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Sept. 18 (Bloomberg) -- Clients of UBS AG, Switzerland’s largest bank, have led a five-fold surge in the number of Canadian residents reporting hidden offshore income over the past eight years.
Almost 6,000 taxpayers came forward in the past 12 months as part of the Canada Revenue Agency’s voluntary disclosure program to report hidden assets, up from 1,200 in 2006. UBS has more of these clients than any other bank, with about 800 customers reporting hidden assets worth about C$218 million ($199 million), said Philippe Brideau, a spokesman for the country’s national tax collector.
UBS customers account for about a 10th of the C$2 billion of offshore income reported in Canada since 2006, the data in an e-mail from the Ottawa-based agency shows. That tops other institutions including Credit Suisse Group AG and HSBC Holdings Plc, Brideau said.
The surge in Canadian disclosure comes as the CRA steps up efforts to match the U.S. regulators’ crackdown on tax cheats who take advantage of bank secrecy laws in tax havens. Credit Suisse, Switzerland’s second-largest bank, agreed in May to pay $2.6 billion in penalties and pleaded guilty to helping Americans cheat on taxes, the first global bank in a decade to plead guilty in a U.S. court.
Canada’s tax office was given C$30 million last year to bolster reporting on electronic funds transfers and created a 70-person, offshore compliance team to focus on data analysis and auditing of such accounts.
That’s a start but the agency still has a lot of work to do to catch up with tax cheats, the Auditor-General of Canada said in a November report.
“The agency has introduced some new audit procedures but is not quite prepared for this new line of work,” the auditor- general said.
The Canadian agency first learned of offshore accounts in 2007 from an informant who leaked information about LGT Bank in Liechtenstein, according to the auditor-general. That first list contained the names of 182 supposed Canadians with accounts at LGT bank that the government targeted for prosecution, the auditing agency said.
Credit Suisse, Switzerland’s second-largest bank, accounts for 217 Canadian disclosures over the past five years with unreported income of more than C$35 million, Brideau said. The CRA received 233 disclosures related to HSBC with unreported income of C$115 million, he said.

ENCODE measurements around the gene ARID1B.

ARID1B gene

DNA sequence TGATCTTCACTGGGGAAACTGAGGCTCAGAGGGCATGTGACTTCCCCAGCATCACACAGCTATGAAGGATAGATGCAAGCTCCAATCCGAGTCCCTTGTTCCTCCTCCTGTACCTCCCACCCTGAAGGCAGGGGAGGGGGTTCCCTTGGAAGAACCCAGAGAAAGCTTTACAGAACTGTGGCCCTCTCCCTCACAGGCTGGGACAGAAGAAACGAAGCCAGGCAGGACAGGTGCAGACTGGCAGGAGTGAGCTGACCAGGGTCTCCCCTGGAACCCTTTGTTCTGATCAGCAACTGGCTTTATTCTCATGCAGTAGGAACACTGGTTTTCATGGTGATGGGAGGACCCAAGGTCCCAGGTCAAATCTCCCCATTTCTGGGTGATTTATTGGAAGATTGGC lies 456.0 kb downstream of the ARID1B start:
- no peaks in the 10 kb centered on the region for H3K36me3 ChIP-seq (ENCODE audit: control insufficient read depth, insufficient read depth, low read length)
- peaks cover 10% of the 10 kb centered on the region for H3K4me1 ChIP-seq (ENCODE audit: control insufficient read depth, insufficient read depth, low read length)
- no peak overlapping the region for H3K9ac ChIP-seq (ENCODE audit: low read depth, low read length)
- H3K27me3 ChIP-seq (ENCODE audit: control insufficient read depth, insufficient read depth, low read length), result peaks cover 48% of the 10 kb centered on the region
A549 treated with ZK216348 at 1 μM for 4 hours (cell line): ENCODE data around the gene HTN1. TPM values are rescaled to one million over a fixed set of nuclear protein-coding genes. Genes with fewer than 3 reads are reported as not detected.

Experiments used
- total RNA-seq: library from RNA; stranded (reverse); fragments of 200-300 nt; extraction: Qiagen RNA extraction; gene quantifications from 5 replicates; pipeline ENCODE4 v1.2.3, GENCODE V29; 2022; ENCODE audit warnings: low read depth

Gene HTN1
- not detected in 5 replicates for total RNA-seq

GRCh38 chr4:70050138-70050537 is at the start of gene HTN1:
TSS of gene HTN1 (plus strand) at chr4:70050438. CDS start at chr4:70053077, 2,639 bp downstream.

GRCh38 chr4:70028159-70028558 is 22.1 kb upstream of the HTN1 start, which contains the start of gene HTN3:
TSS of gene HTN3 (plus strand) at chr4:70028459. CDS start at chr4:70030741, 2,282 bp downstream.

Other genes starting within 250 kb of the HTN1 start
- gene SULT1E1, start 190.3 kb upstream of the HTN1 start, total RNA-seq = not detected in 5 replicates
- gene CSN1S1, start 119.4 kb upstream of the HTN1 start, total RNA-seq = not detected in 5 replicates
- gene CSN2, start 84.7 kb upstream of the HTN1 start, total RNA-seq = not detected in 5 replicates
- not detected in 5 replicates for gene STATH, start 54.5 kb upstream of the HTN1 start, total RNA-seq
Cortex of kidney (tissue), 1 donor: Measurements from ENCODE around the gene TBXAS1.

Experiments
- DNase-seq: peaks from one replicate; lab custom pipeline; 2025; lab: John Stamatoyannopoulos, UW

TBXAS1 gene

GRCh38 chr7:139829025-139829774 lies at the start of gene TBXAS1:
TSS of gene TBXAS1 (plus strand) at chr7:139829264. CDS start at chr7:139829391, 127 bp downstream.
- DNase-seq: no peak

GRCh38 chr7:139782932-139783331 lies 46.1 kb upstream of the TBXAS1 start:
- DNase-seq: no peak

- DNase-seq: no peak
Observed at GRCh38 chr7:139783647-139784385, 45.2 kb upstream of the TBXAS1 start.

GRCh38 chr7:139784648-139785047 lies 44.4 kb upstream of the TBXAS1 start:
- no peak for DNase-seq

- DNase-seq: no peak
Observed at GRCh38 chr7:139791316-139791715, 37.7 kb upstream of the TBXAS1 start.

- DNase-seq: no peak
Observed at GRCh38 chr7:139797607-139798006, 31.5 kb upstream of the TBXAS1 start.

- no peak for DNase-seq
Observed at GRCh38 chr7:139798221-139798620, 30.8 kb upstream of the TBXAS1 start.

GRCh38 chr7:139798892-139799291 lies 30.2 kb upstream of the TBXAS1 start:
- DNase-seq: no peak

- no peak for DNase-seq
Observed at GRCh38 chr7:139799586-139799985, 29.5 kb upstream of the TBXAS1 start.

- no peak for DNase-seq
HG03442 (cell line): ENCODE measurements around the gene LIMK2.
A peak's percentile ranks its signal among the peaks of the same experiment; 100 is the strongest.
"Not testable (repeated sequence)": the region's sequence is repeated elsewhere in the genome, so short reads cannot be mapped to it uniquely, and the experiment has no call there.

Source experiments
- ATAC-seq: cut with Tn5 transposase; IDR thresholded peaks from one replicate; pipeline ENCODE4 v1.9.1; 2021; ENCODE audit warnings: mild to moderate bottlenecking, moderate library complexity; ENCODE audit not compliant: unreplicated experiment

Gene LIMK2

Karina Byrne, a spokeswoman for UBS, Calvin Mitchell, a spokesman for Zurich-based Credit Suisse, and Sharon Wilks, a spokeswoman for HSBC, all declined to comment.
UBS avoided U.S. prosecution in 2009 by acknowledging it aided tax evasion, paying $780 million and handing over data on 250 accounts. It later disclosed information on more than 4,440 other accounts. Prosecutors in France and Belgium are currently investigating allegations UBS helped wealthy Belgians and French hide money in Swiss accounts.
Canadian Prime Minister Stephen Harper’s government should commit more resources to the revenue agency if it’s going to match efforts abroad, said Percy Downe, a senator with Canada’s opposition Liberal Party. Only half of the C$30 million committed to the agency by Harper is new funds, with the other half reallocated from elsewhere, he said.
“So they rob Peter to pay Paul in a program that they know they’re getting a tremendous return,” Downe, who sits on Parliament’s standing committee on internal economy, budgets and administration, said in a telephone interview. “Why isn’t the minister of finance allowing more money into that department. What would $100 million do?”
Rebecca Rogers, a spokeswoman for Minister of National Revenue Kerry-Lynne Findlay, said the number of the agency's auditors has climbed 14 percent to 6,042 since 2006, when the Liberals were in power.
``The dramatic increase in voluntary disclosures is proof our government’s investments in combatting tax evasion and aggressive tax avoidance are working,'' Rogers said in an e-mail.
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